Thu December 29, 2011

Amber's Favorites 2011

Amber and her adorable son, Sammy

The week of highlights from 2011 continues as host Frank Stasio chats with producer Amber Nimocks about her picks for the year's best shows. North Carolina author Clyde Edgerton jams out to James Brown, humorist Celia Rivenbark pitches a Southern version of "Prairie Home Companion," Mississippi writer Tom Franklin tells the saddest funny story of the year and Brian Hoyle, RBC Center announcer for the Carolina Hurricanes, tells us how to say "Woo!" in Finnish.

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State of Things
12:00 pm
Tue December 20, 2011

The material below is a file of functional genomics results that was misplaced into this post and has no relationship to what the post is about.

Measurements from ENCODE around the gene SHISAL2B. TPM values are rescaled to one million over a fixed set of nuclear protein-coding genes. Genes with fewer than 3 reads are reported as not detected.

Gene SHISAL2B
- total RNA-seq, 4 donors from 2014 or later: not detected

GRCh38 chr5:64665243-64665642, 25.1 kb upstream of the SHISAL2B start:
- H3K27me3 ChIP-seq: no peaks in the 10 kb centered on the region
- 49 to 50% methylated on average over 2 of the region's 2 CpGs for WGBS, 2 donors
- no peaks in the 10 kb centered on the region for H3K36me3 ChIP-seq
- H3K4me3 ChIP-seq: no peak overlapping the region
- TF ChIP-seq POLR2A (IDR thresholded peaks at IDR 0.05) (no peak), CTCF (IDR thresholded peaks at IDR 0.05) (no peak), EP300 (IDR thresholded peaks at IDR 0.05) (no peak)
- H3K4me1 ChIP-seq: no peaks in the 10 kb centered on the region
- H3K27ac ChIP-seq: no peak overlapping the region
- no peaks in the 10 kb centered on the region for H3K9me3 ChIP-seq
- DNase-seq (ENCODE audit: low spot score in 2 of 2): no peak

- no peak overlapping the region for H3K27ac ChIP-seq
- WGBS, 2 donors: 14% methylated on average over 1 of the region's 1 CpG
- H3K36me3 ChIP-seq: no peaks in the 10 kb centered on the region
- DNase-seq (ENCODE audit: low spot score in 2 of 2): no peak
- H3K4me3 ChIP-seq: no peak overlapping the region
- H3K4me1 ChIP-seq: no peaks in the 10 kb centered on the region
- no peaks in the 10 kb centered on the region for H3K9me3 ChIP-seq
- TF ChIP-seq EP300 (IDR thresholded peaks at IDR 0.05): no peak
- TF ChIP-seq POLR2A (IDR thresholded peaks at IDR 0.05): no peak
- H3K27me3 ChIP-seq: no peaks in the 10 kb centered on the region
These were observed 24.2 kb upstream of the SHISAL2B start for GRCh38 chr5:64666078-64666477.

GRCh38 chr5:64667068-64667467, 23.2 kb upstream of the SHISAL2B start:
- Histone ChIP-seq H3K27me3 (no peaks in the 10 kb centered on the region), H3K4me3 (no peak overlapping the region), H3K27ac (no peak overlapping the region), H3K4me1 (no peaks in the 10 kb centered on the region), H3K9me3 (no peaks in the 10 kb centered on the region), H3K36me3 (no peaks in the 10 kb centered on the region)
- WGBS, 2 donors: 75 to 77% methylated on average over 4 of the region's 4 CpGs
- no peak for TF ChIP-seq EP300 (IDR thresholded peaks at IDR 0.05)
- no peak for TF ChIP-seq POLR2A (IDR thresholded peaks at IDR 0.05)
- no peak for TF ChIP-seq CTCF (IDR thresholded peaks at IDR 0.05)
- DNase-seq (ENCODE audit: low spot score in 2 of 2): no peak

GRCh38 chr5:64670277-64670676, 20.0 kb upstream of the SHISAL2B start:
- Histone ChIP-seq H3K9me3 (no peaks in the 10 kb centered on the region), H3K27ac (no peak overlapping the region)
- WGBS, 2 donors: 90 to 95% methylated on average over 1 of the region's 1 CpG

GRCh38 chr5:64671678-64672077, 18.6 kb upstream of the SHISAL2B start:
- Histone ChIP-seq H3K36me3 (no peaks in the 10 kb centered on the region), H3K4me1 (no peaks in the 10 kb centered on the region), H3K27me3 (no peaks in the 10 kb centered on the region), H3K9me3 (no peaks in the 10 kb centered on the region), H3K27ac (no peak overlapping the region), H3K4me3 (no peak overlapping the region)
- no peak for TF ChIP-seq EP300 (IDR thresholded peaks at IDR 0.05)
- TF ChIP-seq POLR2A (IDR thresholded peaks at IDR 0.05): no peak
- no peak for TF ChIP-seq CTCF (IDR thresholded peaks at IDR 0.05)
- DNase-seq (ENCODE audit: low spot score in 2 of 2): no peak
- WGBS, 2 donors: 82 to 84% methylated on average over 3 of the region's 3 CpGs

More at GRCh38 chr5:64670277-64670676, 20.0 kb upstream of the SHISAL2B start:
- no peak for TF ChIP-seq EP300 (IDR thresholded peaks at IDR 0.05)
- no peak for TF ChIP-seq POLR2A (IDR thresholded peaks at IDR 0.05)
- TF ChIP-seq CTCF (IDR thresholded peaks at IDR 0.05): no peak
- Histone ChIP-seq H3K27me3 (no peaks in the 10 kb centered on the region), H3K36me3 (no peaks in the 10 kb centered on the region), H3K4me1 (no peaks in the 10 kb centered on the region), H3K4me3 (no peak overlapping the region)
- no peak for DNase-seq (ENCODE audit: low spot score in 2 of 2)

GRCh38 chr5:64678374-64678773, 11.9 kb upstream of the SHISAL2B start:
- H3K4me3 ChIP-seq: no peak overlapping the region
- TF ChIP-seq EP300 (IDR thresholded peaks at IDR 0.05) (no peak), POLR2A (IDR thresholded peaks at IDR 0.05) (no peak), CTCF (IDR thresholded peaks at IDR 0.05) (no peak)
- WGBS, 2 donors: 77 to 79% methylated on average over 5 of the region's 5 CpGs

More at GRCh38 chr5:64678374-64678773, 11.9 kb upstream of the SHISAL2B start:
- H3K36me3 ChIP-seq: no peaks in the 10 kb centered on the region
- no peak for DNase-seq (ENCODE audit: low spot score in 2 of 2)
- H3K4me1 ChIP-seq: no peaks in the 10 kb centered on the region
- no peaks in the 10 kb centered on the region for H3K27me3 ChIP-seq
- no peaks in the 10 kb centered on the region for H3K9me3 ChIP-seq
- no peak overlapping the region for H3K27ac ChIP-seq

The Rise of ACC Basketball

ACC Basketball: The Story of the Rivalries, Traditions and Scandals of the First Two Decades of the Atlantic Coast Conference
Credit uncpress.unc.edu

It may come as a surprise to modern fans of the Atlantic Coast Conference, but the organization that gave rise to Michael Jordan and Mike Krzyzewski started life with a football agenda. Historian J. Samuel Walker chronicles the formative two decades of the conference in his new book "ACC Basketball: The Story of the Rivalries, Traditions and Scandals of the First Two Decades of the Atlantic Coast Conference" (UNC Press/2011).

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State of Things
10:01 am
Fri December 16, 2011

NC Literary Lights: Charles Chesnutt

The Wife of His Youth by Charles Chesnutt
Credit www.loa.org/chesnutt/